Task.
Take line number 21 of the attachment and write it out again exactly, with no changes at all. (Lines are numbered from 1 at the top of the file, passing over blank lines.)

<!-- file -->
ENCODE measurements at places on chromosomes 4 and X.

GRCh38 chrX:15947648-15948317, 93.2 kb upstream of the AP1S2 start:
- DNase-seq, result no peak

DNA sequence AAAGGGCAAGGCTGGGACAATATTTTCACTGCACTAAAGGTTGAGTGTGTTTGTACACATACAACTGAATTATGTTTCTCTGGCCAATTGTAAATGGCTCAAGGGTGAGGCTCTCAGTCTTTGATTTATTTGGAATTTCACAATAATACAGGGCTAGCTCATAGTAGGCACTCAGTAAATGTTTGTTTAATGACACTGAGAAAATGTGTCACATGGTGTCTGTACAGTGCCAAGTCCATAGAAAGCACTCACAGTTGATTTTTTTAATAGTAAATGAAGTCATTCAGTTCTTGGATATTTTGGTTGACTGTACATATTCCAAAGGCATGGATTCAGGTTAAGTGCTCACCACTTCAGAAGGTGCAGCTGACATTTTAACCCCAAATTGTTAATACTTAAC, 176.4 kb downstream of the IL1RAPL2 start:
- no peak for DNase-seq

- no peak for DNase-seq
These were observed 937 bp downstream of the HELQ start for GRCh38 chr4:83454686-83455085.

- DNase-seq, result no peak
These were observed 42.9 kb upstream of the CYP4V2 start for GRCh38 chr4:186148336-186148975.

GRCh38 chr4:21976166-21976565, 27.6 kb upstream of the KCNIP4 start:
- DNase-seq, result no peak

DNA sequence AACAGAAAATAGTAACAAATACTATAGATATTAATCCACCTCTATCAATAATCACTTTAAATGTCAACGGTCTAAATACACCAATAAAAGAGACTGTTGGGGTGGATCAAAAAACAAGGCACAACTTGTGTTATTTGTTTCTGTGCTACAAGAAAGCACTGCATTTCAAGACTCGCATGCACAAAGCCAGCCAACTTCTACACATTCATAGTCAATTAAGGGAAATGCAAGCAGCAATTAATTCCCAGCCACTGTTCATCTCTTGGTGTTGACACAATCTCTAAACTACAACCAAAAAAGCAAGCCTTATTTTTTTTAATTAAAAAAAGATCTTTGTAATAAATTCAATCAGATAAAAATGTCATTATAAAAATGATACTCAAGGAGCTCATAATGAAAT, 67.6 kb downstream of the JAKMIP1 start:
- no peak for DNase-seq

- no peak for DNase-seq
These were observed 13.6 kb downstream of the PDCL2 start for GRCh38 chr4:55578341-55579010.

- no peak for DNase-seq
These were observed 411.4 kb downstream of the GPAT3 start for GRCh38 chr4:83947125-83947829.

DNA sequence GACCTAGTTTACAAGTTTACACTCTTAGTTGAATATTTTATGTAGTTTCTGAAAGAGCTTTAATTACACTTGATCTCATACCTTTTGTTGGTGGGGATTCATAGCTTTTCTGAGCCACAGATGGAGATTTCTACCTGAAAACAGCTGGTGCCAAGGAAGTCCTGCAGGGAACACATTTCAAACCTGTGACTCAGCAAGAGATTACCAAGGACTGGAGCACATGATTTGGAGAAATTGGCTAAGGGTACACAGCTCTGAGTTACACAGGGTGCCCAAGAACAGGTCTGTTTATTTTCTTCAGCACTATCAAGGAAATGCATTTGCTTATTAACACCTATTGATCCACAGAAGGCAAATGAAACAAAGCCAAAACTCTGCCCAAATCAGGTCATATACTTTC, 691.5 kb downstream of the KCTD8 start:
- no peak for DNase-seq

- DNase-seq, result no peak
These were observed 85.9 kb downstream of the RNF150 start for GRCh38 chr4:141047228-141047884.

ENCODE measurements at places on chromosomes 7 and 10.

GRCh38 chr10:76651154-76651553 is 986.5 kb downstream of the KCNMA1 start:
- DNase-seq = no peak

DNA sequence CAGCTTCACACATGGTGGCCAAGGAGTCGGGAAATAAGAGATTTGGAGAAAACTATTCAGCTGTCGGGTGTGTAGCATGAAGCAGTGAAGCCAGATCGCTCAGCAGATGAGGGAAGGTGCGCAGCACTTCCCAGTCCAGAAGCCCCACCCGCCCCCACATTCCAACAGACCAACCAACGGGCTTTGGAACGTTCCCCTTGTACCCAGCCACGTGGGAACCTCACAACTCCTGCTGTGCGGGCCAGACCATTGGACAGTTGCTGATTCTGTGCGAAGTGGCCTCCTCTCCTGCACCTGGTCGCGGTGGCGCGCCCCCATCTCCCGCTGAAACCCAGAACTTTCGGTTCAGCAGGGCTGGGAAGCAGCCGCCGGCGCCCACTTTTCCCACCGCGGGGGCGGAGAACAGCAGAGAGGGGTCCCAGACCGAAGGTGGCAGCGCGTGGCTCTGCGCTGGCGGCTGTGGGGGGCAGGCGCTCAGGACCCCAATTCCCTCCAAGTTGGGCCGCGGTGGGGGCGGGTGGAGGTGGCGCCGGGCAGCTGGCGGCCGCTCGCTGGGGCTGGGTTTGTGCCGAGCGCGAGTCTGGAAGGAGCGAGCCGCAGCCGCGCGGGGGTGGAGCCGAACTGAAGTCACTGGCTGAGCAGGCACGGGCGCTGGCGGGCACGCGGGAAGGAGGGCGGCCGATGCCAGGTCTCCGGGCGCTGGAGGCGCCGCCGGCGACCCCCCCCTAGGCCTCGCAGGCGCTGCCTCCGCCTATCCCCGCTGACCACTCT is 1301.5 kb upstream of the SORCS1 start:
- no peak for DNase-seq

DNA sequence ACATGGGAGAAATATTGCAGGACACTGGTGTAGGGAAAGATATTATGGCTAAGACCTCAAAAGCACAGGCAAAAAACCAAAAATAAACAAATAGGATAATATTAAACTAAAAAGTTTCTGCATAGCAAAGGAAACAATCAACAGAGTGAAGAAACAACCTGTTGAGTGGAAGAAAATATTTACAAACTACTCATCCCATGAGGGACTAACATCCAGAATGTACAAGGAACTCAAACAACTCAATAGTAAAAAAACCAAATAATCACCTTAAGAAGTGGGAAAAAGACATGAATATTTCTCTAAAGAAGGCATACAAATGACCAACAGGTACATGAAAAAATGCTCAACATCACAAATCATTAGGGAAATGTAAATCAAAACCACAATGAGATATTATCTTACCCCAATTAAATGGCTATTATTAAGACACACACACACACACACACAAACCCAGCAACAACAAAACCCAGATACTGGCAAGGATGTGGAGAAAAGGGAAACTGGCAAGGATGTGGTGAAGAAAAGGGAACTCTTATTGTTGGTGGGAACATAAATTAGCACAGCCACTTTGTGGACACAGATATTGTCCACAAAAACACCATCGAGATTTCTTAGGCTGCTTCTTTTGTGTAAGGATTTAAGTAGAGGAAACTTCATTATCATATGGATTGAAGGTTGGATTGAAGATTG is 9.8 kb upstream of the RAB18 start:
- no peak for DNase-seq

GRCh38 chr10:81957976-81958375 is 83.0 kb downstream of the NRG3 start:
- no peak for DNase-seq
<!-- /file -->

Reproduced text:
These were observed 85.9 kb downstream of the RNF150 start for GRCh38 chr4:141047228-141047884.